Iranian Clerics, Lawmakers Criticize Ahmadinejad for Naming 3 Women to Cabinet
Sunday, August 23, 2009
TEHRAN, Aug. 22 -- President Mahmoud Ahmadinejad's decision to nominate three women as Iran's first female cabinet members since the 1979 Islamic revolution faced stiff criticism Saturday from clerics and lawmakers, as well as from women's rights activists.
Several prominent clerics said the move was counter to Islamic beliefs and urged parliament to reject the nominations.
"If a woman becomes minister, then she must constantly stay in contact with men and deputies, so she could not carry out her religious duties to the full," Ayatollah Yousef Tabatabaeinejad said during Friday prayers, according to the Khabaronline Web site. "We expect that the parliamentarians should keep their wits and prevent this heresy."
Women's rights activists, most of whom are based in the capital, said they doubted the nominees would work to give Iranian women the same rights as men.
"These women are just like him, only female," said activist Parvin Ardalan, referring to Ahmadinejad. "This is just an act to gain legitimacy among women."
"The damage that such women can do to women's rights issues is much more than any man can inflict," said Nargess Mohammadi, deputy head of the Defenders of Human Rights Center, which is led by Nobel laureate Shirin Ebadi. "These female candidates have a traditional mind-set. They will increase bias against women, since they believe the role of women is limited to families."
Iranian laws apply differently to women and men in such areas as divorce, child custody, inheritance and in court, where two female witnesses are counted as one witness. Iranian leaders say that in Islam, women and men are created differently but are equal in essence, and therefore their rights differ.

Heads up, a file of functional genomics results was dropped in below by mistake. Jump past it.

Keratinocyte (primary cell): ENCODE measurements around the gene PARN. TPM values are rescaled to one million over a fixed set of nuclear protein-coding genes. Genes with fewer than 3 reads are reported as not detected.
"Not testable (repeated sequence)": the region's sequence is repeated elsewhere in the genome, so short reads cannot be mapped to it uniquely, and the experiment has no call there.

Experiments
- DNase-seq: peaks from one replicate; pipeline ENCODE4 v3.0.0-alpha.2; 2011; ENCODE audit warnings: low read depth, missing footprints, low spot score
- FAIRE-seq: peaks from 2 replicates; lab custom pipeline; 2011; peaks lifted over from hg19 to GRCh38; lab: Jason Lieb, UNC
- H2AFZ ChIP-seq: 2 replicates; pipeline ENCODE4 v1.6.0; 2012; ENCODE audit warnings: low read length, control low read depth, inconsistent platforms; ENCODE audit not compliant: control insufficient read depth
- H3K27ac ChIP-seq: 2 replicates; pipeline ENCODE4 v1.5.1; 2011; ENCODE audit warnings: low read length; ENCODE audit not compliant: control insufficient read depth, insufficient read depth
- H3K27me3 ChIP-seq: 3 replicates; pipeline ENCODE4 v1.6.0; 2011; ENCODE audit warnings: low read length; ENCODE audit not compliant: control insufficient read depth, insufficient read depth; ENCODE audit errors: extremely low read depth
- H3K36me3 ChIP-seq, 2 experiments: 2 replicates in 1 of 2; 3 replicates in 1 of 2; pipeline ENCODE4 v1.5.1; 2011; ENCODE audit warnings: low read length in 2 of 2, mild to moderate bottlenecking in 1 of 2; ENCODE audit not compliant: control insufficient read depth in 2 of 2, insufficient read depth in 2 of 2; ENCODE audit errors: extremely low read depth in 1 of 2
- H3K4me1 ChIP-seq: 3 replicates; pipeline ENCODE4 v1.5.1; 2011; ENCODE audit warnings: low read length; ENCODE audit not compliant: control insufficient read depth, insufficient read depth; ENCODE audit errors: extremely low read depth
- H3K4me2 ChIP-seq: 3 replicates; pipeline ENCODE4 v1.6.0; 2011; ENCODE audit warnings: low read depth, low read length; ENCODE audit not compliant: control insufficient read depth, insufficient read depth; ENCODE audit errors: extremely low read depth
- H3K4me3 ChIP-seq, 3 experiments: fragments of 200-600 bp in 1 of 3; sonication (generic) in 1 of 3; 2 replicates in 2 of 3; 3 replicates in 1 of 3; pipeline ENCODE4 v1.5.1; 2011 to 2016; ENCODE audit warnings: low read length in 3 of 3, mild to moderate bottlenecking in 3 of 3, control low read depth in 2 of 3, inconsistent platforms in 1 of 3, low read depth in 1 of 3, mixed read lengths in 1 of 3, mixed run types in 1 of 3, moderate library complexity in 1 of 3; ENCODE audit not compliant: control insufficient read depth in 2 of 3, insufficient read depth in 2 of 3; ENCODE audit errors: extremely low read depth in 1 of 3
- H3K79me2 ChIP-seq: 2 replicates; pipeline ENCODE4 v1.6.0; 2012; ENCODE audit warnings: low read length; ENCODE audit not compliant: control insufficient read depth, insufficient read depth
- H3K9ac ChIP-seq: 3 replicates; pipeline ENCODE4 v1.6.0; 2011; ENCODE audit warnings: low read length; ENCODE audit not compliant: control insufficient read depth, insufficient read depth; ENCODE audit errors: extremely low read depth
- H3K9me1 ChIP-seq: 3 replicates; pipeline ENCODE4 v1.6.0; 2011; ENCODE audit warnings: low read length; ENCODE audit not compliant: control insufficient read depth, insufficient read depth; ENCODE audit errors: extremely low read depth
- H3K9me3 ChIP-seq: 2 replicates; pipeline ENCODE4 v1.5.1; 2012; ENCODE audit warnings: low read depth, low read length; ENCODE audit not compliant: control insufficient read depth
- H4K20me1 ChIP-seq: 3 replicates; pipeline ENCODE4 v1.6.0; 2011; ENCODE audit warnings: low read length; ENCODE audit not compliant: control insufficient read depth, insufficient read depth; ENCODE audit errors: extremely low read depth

Ahmadinejad introduced 21 candidates this week for his cabinet, including former generals, old hands and unknown figures. He has defended picking three women: Marzieh Vahid Dastgerdi, 50, a gynecologist, for health minister; Fatemeh Ajorlu, 43, a lawmaker, for minister of welfare and social security; and Susan Keshavars, 44, a high-ranking employee of the Ministry of Education, for that ministry.
"Some may become unhappy as soon as they hear about women," he said. "We do not want to draw a distinction between men and women. We see them as being complementary to one another."
Parliament must give the nominees a vote of confidence, and some lawmakers have expressed reluctance to do so.
"Because of the special Iranian culture, men will not obey women. This will create problems," Salman Zaker, a lawmaker belonging to a clerical faction of parliament, said Saturday on Fardanews.
The head of the faction, Mohammad-Taqi Rahbar, said, "There are religious uncertainties surrounding the limits of women's abilities and their management, which the administration must pay attention to."
Rahbar said two influential grand ayatollahs asked Ahmadinejad to reconsider, but their offices have issued no official statements on the matter.
Neither of the two clerics, who have tens of thousands of followers, has congratulated Ahmadinejad on his June 12 landslide victory, an unusual sign that they disapproved of the chaotic aftermath of the vote.
Special correspondent Kay Armin Serjoie contributed to this report.